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PsychiatryRounds Psychiatry News's Blog – April 2006 Archive (7)

Gender Differences, Gamma Phase Synchrony and Schizophrenia

(PSYCHIATRIC TIMES) - When considering the question "Gender: Does It Make a Difference?" the simple answer is yes-men and women do appear to experience schizophrenia differently. Over the past few decades, gender differences in the epidemiology and brain morphology of patients with schizophrenia have become increasingly more clear (for a concise analysis, see Castle et al., 2000). While these investigations have allowed researchers to learn more about the disorder of schizophrenia, studies… Continue

Added by psychiatryRounds Psychiatry News on April 24, 2006 at 11:00pm — No Comments

Gone to Pot: The Association Between Cannabis and Psychosis

(PSYCHIATRIC TIMES) - Cannabis, or marijuana, has been consumed by humans for centuries and remains one of the most widely and commonly used illicit substances. Recently, there has been renewed interest in the association between cannabis use and psychosis. The purpose of this article is to review the evidence supporting and refuting the association between cannabis exposure and psychotic disorders, including schizophrenia.

As far back as 1845, Dr. Jacques- Joseph Moreau de Tours described… Continue

Added by psychiatryRounds Psychiatry News on April 1, 2006 at 11:00pm — No Comments

Electroconvulsive Therapy and Medical Illness

(PSYCHIATRIC TIMES) - Physicians who use electroconvulsive therapy (ECT) need to be vigilant for unstable medical conditions before and during the course of treatment. This brief review is intended to highlight some basic principles and specific concerns that may be encountered in the use of ECT in patients who have comorbid medical illness. For more extensive discussions, I refer the reader to recent reviews of ECT in the medically ill by Abrams1 and Rasmussen and colleagues,2 as well as the… Continue

Added by psychiatryRounds Psychiatry News on April 1, 2006 at 5:30am — No Comments

Can Posttraumatic Stress Disorder Be Prevented?

(PSYCHIATRIC TIMES) - Posttraumatic stress disorder (PTSD) is an anxiety disorder that may develop following severe psychological trauma. The person’s immediate response to the event must involve intense fear, helplessness, or horror (or in children, disorganized or agitated behavior).1 Three symptom clusters that characterize the emergence of PTSD are reexperiencing, avoidance and numbing, and hyperarousal. Specific symptoms include flashbacks, nightmares, and feeling detached or estranged… Continue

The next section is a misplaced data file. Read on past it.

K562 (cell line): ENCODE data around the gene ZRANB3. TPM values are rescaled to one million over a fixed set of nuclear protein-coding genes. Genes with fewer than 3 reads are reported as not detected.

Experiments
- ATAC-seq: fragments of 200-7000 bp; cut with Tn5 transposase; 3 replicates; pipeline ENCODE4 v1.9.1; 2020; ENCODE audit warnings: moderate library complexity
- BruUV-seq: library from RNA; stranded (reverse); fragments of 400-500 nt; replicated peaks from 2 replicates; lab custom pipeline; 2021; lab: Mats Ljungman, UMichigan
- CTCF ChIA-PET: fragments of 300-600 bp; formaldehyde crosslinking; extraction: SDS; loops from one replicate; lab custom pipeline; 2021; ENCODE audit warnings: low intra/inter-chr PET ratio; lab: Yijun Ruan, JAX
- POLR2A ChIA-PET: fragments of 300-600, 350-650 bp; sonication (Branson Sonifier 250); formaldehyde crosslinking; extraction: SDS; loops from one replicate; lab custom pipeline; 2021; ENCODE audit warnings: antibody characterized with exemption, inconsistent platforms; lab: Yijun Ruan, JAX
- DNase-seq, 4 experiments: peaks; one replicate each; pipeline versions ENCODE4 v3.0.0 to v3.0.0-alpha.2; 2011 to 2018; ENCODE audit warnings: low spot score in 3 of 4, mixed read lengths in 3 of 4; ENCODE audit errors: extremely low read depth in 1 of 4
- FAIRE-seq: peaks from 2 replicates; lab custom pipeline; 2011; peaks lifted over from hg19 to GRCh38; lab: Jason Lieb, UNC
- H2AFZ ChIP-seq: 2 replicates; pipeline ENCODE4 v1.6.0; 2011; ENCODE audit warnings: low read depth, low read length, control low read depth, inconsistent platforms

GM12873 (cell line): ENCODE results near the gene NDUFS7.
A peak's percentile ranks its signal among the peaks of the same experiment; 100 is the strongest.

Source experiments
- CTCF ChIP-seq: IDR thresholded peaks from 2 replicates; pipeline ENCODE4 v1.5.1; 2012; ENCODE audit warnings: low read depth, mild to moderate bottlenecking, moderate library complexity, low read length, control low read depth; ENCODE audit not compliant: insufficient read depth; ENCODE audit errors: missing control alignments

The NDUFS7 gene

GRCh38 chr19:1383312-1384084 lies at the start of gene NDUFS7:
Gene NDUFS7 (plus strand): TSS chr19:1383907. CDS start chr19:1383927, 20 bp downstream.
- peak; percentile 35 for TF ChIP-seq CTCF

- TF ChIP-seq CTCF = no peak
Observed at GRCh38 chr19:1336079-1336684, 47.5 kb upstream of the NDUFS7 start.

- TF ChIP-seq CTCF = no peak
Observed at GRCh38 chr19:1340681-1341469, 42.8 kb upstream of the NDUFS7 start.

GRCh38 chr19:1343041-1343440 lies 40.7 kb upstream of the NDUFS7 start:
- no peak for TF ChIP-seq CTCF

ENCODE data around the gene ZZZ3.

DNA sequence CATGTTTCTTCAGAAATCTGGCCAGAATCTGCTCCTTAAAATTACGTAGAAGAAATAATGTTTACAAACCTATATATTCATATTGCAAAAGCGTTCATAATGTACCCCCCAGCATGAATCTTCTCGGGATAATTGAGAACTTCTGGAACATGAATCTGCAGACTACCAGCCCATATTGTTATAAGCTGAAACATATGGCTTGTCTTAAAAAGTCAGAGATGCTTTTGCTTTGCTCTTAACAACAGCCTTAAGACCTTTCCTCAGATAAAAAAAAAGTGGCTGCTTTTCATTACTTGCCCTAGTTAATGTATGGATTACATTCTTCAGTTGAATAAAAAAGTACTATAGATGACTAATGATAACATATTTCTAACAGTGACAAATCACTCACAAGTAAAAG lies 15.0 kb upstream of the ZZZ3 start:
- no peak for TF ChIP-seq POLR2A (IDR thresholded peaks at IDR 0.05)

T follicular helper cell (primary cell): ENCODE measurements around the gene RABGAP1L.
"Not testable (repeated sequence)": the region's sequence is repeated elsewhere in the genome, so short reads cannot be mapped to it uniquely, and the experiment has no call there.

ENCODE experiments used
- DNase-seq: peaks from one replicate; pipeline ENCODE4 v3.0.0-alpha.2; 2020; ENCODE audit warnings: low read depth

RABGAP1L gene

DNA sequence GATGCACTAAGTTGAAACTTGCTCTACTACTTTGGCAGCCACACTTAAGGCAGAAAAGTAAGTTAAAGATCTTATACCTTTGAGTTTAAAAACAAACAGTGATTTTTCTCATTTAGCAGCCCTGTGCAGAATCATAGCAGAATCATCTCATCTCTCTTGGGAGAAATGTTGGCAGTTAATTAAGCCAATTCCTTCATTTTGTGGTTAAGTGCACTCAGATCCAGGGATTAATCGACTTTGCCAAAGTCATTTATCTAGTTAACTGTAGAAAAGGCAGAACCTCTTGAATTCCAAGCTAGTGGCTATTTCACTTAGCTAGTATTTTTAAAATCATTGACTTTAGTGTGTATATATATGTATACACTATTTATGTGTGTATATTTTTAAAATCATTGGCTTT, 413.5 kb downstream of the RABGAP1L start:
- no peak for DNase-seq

Added by psychiatryRounds Psychiatry News on April 1, 2006 at 5:00am — No Comments

Treating Cognition and Function in Patients With Alzheimer Disease

(PSYCHIATRIC TIMES) - Special Report: Neuropsychiatry

Alzheimer disease (AD) is an acquired neurodegenerative disease that causes persistent and progressively worse dementia. The cognitive deficits of AD include disturbances of language (aphasia); calculation (dyscalculia); visuospatial integrity; motor programming (apraxia); recognition (agnosia); and planning, organization, and problem solving (executive dysfunction). The clinical presentation of AD progresses through 3 stages of… Continue

Added by psychiatryRounds Psychiatry News on April 1, 2006 at 2:00am — No Comments

The Role of Estrogen in the Development of Age-Related Cognitive Impairment and Dementia

(PSYCHIATRIC TIMES) - Special Report: Neuropsychiatry

During and after menopause, many women report impairments in cognitive functioning. One of the most controversial issues in medicine today is the decision to prescribe hormone therapy for women as a way to mitigate the physical and cognitive symptoms of menopause. There is some evidence that estrogen therapy (ET) results in the maintenance of a premenopausal level of cognitive functioning1-4 and may reduce the risk of Alzheimer… Continue

Added by psychiatryRounds Psychiatry News on April 1, 2006 at 2:00am — No Comments

Early Intervention in a Case of Migraine With Depression

(PSYCHIATRIC TIMES) - THE CASE: The patient—a 25-year-old white woman employed as a fourth-grade teacher—presented with left-sided, throbbing headaches that had gradually increased in severity and frequency.

Her headaches began at age 13 with menarche. These headaches, which occurred once or twice a month, were associated with photophobia, phonophobia, and nausea, and usually lasted 8 to 12 hours. They gradually progressed in severity (from mild/moderate to moderate/severe) and… Continue

Added by psychiatryRounds Psychiatry News on April 1, 2006 at 1:30am — No Comments

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